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RAMpage exploit can affect millions of Android devices, but the odds are stacked against it

This year certainly hasn't been short on security scares. We kicked off 2018 with Meltdown and Spectre, which affected a huge number of desktop CPUs and now on the smartphone side of things, we have RAMpage. Currently, RAMpage is thought to affect the vast majority of Android devices releases during or after 2012, due to how physically close RAM is on newer devices.

RAMpage was discovered by eight academics spread across three different universities. They released their official paper on the RAMpage exploit yesterday and Android Central went in-depth about what this exploit really means for Android users. RAMpage works by attacking part of the Android OS known as ION, which manages memory allocation between different apps. This is a type of ‘Rowhammer' attack, which sends repetitive read/write requests to memory in order to create an electrical interference.  Because RAM is packed so densely nowadays, an electrical interference from one area of RAM can affect another, which in turn can lead to what is known as ‘bit flipping'.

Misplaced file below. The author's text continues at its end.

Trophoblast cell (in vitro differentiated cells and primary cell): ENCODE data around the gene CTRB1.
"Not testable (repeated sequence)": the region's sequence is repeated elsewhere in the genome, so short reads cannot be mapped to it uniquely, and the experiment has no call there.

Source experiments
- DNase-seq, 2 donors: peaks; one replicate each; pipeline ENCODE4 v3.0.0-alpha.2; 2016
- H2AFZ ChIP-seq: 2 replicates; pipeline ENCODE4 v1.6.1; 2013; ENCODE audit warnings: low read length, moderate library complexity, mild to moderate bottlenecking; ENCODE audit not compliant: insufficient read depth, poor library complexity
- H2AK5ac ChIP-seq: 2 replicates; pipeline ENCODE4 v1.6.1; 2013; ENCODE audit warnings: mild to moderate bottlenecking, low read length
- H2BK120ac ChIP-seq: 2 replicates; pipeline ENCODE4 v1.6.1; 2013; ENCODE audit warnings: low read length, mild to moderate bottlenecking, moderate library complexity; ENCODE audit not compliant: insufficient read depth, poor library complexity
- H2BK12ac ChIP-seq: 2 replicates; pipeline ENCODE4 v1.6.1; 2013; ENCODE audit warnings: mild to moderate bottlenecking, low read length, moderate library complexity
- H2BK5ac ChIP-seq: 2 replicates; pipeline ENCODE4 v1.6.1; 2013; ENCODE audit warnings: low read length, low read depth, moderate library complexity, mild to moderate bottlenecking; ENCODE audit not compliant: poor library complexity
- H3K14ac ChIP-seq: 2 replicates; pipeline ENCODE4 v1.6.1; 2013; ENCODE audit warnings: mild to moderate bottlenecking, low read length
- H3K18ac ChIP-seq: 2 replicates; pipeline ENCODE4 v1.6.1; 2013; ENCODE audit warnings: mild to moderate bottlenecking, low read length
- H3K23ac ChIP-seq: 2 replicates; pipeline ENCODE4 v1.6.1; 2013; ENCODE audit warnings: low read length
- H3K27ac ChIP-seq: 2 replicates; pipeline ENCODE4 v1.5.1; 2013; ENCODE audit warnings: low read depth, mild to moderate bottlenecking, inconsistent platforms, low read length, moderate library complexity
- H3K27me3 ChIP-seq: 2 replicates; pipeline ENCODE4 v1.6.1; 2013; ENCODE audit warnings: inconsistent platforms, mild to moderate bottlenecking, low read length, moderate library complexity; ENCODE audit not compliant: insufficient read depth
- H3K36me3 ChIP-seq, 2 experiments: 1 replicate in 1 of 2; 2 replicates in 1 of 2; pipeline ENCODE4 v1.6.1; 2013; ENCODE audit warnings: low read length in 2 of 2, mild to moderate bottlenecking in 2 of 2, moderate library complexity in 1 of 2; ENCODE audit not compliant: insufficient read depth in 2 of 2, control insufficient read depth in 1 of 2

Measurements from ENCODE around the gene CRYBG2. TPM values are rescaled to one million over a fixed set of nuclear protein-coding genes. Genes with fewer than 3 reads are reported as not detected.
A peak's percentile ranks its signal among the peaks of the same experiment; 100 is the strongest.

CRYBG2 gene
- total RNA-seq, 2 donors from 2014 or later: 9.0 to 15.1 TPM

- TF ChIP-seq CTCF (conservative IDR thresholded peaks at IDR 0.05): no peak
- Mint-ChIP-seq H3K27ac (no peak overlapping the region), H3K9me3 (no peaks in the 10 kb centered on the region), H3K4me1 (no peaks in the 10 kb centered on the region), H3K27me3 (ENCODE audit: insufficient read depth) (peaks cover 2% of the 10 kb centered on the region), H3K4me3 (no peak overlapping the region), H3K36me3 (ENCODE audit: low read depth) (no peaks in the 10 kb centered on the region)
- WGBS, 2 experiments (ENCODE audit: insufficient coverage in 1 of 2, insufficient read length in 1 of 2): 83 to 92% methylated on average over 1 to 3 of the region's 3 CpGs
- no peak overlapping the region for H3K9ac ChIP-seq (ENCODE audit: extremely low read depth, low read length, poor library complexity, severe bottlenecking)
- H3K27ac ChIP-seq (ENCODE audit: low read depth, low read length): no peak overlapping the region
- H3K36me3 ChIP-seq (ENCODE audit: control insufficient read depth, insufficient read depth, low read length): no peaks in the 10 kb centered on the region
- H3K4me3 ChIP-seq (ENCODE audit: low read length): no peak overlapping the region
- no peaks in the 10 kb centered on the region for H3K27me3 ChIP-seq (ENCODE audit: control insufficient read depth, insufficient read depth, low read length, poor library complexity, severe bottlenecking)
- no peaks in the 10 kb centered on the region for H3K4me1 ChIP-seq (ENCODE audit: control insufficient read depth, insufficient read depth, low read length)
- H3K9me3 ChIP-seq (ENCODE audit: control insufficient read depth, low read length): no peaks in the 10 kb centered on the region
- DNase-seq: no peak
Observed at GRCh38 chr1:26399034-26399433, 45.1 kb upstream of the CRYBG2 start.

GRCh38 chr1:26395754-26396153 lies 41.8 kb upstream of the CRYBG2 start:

Bit flipping is the act of turning a singular bit in RAM from one state to another. If the correct bit is flipped, this could lead to something like giving an app full control of your device.  The chances of the correct bit being flipped is incredibly low, but the door is still open for a RAMpage exploit to gain administrative control.

This is an issue, but given the odds of the correct bit being flipped is around 1 in 32 billion (some devices have higher odds), meaning that this exploit is unlikely to cause much harm. Still, it is something worth keeping in mind for the future, as OEMs begin designing new devices.

KitGuru Says: RAMpage isn’t something to particularly worry about, as an exploit relies on chance more than anything else, but now it’s known, users will know what to look out for. What do you make of the RAMpage exploit?

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